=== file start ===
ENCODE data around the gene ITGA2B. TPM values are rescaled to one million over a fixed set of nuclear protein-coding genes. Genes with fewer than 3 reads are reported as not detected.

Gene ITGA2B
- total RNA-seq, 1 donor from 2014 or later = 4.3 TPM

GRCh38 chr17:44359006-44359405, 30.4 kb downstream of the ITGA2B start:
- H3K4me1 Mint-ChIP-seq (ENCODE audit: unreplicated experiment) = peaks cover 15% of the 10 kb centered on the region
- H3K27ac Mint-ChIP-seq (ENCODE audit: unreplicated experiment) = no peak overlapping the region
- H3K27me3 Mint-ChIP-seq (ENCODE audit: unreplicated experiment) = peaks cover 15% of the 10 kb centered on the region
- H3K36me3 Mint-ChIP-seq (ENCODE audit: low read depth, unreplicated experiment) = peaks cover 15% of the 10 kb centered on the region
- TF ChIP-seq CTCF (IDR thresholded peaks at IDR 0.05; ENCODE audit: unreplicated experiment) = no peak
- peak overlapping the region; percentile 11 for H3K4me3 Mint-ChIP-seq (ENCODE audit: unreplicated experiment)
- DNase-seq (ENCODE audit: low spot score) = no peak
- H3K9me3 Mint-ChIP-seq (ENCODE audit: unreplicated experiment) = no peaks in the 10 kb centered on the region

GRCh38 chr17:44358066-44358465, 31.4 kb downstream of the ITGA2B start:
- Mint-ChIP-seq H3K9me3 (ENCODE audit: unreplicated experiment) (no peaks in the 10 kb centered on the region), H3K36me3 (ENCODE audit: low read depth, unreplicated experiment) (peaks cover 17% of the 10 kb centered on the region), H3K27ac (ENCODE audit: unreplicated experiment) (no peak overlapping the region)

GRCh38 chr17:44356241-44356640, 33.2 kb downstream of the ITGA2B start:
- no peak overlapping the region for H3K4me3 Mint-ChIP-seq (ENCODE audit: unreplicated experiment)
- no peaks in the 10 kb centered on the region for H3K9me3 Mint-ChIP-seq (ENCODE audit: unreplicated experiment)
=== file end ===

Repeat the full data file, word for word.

ENCODE data around the gene ITGA2B. TPM values are rescaled to one million over a fixed set of nuclear protein-coding genes. Genes with fewer than 3 reads are reported as not detected.

Gene ITGA2B
- total RNA-seq, 1 donor from 2014 or later = 4.3 TPM

GRCh38 chr17:44359006-44359405, 30.4 kb downstream of the ITGA2B start:
- H3K4me1 Mint-ChIP-seq (ENCODE audit: unreplicated experiment) = peaks cover 15% of the 10 kb centered on the region
- H3K27ac Mint-ChIP-seq (ENCODE audit: unreplicated experiment) = no peak overlapping the region
- H3K27me3 Mint-ChIP-seq (ENCODE audit: unreplicated experiment) = peaks cover 15% of the 10 kb centered on the region
- H3K36me3 Mint-ChIP-seq (ENCODE audit: low read depth, unreplicated experiment) = peaks cover 15% of the 10 kb centered on the region
- TF ChIP-seq CTCF (IDR thresholded peaks at IDR 0.05; ENCODE audit: unreplicated experiment) = no peak
- peak overlapping the region; percentile 11 for H3K4me3 Mint-ChIP-seq (ENCODE audit: unreplicated experiment)
- DNase-seq (ENCODE audit: low spot score) = no peak
- H3K9me3 Mint-ChIP-seq (ENCODE audit: unreplicated experiment) = no peaks in the 10 kb centered on the region

GRCh38 chr17:44358066-44358465, 31.4 kb downstream of the ITGA2B start:
- Mint-ChIP-seq H3K9me3 (ENCODE audit: unreplicated experiment) (no peaks in the 10 kb centered on the region), H3K36me3 (ENCODE audit: low read depth, unreplicated experiment) (peaks cover 17% of the 10 kb centered on the region), H3K27ac (ENCODE audit: unreplicated experiment) (no peak overlapping the region)

GRCh38 chr17:44356241-44356640, 33.2 kb downstream of the ITGA2B start:
- no peak overlapping the region for H3K4me3 Mint-ChIP-seq (ENCODE audit: unreplicated experiment)
- no peaks in the 10 kb centered on the region for H3K9me3 Mint-ChIP-seq (ENCODE audit: unreplicated experiment)